I find that all this unsolicited advising, or most of it, is very, very weak on realism about what is technically possible for the company to accomplish at this stage. They do need to build more data centers, to get their software and services tightened up, to get their headquarters built, to get through the transition post Jobs, and probably a thousand other things we don't know about. It's common sense that we shouldn't be contributing to the negative perception about Apple's future by this nagging.
post #107 of 108
Quote:
Originally Posted by Flaneur View Post

Size of company: if products expand, they must add people and teams of people. Size determines what you can make.

Wasn't talking about Foxconn, but the CNC shops that have to be brought up to the precision jobs like the first Airs, the shops that made first friction-stir welded iMacs, the first glass-inlaid iPhone backs, the first stainless-steel antenna bands, the first lacquer-sprayed polycarbonate cases, etc. Apple is doing rarefied materials engineering and production design in California and exporting the basic procedures to shops in China, where the high volume procedures are worked out with the engineers there. Then the assembly of these precision parts go to Foxconn, where the volume assembly expertise takes over without Apple's input, as you say. How do we know this? There is no other way it could work! These radical details are not designed in China!

The 5c's success will not be known until China Mobile has had a chance to influence, and until the initial costs of the redesign are paid off (I would imagine), allowing for a price reduction, and until the flexibility of a plastic case is allowed to show itself in future models and build rates. It's crazy for people to pronounce the model a screw-up on the basis of the ultra-aspirational U.S. Market. All that Tim Cook was saying was that they didn't forecast the popularity of the 5s.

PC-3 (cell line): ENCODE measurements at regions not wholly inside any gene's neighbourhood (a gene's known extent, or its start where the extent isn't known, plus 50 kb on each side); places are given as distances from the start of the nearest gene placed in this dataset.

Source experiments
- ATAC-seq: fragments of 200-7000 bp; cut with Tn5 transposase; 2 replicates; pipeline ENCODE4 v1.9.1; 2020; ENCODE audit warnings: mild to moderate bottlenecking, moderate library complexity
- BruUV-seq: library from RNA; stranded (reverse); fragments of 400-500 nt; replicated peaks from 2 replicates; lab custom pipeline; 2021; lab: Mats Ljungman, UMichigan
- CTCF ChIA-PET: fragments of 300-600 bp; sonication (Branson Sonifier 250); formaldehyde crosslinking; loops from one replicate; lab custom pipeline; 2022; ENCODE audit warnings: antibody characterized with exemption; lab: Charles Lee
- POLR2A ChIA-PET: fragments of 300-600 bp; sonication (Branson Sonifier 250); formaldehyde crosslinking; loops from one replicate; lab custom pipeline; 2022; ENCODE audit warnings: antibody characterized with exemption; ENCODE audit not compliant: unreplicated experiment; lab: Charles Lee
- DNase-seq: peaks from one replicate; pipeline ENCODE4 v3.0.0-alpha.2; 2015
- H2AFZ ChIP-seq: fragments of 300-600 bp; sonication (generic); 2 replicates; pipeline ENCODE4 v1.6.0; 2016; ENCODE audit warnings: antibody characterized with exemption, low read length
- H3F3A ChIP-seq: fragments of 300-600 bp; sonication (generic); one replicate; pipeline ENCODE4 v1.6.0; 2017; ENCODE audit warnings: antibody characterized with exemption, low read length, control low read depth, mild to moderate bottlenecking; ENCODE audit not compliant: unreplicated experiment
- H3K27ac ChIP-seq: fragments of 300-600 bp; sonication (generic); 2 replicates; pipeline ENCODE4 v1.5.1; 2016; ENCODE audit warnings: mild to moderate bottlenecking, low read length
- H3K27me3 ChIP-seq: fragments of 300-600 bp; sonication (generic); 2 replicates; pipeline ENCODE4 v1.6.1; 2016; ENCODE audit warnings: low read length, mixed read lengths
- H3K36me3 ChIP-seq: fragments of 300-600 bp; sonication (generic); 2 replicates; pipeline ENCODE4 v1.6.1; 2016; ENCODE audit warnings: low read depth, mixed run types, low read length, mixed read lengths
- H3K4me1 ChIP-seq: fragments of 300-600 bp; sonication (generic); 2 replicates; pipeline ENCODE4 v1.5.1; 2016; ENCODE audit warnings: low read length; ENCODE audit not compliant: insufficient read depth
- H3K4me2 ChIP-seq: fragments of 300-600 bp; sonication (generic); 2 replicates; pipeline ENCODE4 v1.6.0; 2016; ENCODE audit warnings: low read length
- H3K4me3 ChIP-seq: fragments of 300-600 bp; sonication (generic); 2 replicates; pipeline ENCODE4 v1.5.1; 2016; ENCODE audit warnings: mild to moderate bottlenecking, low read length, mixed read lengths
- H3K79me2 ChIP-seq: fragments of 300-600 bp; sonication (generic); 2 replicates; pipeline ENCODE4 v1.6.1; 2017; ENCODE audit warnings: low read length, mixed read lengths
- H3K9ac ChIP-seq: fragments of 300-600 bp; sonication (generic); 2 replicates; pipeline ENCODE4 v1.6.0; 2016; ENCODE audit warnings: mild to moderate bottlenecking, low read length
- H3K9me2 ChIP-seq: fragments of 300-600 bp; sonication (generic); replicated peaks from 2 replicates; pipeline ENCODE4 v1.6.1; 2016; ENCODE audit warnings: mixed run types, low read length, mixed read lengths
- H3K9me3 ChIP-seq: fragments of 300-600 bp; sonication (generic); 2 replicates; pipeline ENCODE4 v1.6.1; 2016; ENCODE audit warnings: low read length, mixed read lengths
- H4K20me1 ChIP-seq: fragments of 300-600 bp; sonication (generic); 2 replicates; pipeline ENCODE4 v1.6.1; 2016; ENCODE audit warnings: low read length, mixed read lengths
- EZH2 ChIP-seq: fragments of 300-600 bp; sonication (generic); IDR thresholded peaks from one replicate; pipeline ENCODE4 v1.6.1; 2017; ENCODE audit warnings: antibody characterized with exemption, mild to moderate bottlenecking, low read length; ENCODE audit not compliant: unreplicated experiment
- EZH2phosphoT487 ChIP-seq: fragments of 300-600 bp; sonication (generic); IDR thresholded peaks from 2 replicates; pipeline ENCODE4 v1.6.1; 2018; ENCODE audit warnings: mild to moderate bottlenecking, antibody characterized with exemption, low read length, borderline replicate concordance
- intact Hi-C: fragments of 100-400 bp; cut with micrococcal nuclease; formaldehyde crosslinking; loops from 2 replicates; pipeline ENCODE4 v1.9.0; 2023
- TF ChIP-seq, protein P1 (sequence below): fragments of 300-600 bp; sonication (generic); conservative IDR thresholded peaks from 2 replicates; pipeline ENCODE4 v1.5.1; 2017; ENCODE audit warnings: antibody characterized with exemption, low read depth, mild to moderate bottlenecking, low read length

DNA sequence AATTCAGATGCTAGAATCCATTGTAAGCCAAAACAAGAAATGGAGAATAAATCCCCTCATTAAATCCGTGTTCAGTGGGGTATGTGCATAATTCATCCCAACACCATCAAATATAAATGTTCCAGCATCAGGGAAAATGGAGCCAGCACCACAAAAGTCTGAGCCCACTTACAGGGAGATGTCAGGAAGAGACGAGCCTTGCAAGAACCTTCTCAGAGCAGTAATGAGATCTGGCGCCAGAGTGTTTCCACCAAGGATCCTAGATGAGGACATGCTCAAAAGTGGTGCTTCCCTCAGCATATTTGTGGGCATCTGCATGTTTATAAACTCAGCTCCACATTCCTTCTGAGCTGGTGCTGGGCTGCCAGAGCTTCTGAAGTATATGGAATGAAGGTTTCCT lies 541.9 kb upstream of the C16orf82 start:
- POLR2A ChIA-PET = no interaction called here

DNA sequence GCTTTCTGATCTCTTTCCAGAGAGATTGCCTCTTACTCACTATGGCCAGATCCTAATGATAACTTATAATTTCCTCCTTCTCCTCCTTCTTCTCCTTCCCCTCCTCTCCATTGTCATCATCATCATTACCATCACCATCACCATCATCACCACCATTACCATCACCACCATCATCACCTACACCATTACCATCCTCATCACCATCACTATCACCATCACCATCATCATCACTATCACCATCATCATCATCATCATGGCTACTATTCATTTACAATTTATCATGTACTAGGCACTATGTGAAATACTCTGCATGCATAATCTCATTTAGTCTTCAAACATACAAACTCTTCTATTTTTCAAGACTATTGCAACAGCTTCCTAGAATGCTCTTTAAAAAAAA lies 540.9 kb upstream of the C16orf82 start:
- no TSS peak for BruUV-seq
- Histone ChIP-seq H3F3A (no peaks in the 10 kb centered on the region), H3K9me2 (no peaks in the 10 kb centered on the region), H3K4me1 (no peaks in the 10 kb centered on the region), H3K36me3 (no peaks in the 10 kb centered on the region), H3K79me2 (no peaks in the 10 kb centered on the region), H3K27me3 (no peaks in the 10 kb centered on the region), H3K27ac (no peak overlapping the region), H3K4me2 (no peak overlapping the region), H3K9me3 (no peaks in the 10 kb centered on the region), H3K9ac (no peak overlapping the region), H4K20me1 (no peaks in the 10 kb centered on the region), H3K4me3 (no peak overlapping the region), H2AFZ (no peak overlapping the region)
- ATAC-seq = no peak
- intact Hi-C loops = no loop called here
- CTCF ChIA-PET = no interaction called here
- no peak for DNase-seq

My data center point was based on misreading your post saying that Apple might build 10 centers at once and spend so many billions doing so, it still wouldn't matter. I overlooked your facetiousness in saying this.

The point of all this is that there is an "Apple needs to . . ." circle of armchair CEOs that contributes a general perception that the company isn't being run right by Tim Cook. It's similar to the "if Steve Jobs were still alive this would never . . ."

I find that all this unsolicited advising, or most of it, is very, very weak on realism about what is technically possible for the company to accomplish at this stage. They do need to build more data centers, to get their software and services tightened up, to get their headquarters built, to get through the transition post Jobs, and probably a thousand other things we don't know about. It's common sense that we shouldn't be contributing to the negative perception about Apple's future by this nagging.

I'd like to start with the last part. We're not nagging Apple. Carl Icahn is nagging Apple. We're just enjoying ourselves (that is, I hope we're enjoying ourselves) in musing about what's happening, and what we think would be solutions to problems, real, or perceived. That's healthy. Certainly better than the fanboy attitude that macdailynews takes. They're embarrassing.

I agree that Apple comes up with new concepts, and even new technologies. I've no argument with that. And like other companies like them, they work with manufacturers. But that's nothing new. Nothing uncommon. But the big manufacturers do their own thing. Apple is not the expert.

Cook was basically admitting that the 5C wasn't popular. From the 51 million phones sold, the 5s wasn't as popular as we all had hoped. 7% growth was very disappointing in a market with 24% growth.
post #108 of 108
Quote:
Originally Posted by melgross View Post


Cook was basically admitting that the 5C wasn't popular. From the 51 million phones sold, the 5s wasn't as popular as we all had hoped. 7% growth was very disappointing in a market with 24% growth.
No, Cook stated the 5C was short of its expectations but still sold more than the 4S did in 1QFY13. That's a far cry from "not popular". Again, define smart phone market.